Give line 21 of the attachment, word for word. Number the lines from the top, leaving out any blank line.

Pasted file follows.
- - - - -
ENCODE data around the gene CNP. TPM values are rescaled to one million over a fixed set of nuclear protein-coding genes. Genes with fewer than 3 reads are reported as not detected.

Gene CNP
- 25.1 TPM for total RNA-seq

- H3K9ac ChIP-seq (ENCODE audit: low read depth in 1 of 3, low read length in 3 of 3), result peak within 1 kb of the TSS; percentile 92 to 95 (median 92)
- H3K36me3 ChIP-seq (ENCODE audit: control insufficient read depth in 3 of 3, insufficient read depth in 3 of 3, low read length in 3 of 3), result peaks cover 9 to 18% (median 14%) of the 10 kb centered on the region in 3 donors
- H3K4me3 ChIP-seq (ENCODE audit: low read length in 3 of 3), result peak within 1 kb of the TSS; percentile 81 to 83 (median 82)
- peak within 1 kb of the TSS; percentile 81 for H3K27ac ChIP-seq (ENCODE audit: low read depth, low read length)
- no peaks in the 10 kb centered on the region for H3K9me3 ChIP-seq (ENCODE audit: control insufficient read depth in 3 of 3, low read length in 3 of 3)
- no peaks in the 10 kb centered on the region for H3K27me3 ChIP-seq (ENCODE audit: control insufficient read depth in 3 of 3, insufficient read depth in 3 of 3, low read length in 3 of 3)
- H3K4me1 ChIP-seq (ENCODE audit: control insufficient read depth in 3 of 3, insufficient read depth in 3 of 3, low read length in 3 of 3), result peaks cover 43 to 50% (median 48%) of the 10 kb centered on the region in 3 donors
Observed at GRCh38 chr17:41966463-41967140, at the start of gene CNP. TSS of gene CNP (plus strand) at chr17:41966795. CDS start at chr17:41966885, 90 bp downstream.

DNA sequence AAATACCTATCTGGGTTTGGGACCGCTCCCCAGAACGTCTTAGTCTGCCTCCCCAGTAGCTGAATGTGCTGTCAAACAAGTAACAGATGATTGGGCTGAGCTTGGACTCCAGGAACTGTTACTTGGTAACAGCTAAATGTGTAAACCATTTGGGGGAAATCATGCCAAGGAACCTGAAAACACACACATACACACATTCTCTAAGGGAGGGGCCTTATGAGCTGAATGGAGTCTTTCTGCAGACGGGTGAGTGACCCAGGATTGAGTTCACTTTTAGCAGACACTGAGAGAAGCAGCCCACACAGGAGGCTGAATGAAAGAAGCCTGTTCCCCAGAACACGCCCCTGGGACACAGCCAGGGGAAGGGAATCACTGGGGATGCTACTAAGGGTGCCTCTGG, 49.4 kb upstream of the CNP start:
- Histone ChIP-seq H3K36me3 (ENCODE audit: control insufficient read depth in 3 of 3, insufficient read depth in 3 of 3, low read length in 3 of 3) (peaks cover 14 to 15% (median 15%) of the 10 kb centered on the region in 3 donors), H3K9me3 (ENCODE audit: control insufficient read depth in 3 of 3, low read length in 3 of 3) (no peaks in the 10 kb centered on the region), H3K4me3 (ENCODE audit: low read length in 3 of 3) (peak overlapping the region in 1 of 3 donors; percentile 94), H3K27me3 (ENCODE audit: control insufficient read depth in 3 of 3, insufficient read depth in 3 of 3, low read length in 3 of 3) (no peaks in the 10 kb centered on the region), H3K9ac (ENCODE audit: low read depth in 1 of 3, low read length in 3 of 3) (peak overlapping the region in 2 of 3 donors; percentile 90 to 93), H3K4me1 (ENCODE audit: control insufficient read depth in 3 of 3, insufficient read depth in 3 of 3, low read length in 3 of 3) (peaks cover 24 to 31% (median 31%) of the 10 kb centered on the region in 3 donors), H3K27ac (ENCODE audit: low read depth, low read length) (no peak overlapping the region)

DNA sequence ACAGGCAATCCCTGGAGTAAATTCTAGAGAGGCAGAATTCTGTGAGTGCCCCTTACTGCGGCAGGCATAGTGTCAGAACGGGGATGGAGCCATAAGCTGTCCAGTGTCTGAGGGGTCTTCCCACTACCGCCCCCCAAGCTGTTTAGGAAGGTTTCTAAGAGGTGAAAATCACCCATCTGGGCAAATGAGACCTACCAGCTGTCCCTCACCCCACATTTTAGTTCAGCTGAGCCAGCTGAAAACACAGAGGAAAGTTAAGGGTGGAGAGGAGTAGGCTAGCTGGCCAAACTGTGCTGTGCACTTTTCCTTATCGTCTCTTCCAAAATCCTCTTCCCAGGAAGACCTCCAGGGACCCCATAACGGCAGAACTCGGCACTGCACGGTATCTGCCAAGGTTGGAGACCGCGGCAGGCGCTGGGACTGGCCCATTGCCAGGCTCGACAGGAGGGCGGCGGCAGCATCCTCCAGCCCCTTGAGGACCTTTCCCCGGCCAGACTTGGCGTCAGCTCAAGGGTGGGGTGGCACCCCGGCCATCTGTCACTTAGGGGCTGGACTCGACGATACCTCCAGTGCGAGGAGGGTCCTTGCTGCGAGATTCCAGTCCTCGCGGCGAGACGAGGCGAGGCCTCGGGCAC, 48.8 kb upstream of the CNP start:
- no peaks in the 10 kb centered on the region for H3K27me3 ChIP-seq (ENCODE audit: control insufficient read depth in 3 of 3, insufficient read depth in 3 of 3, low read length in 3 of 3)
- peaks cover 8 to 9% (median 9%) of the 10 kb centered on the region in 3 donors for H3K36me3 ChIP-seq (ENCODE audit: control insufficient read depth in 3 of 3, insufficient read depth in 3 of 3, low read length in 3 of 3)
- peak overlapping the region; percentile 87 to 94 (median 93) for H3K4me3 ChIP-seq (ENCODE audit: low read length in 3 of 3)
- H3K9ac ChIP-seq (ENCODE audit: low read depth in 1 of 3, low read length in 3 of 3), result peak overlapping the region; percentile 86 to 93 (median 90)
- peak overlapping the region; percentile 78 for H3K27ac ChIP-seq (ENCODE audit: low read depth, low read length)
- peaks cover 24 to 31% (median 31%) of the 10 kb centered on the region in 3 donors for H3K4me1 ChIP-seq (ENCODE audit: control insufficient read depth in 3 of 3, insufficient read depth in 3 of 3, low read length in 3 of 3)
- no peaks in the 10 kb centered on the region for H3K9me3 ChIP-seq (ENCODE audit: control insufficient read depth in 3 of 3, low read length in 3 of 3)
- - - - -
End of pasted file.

- no peaks in the 10 kb centered on the region for H3K9me3 ChIP-seq (ENCODE audit: control insufficient read depth in 3 of 3, low read length in 3 of 3)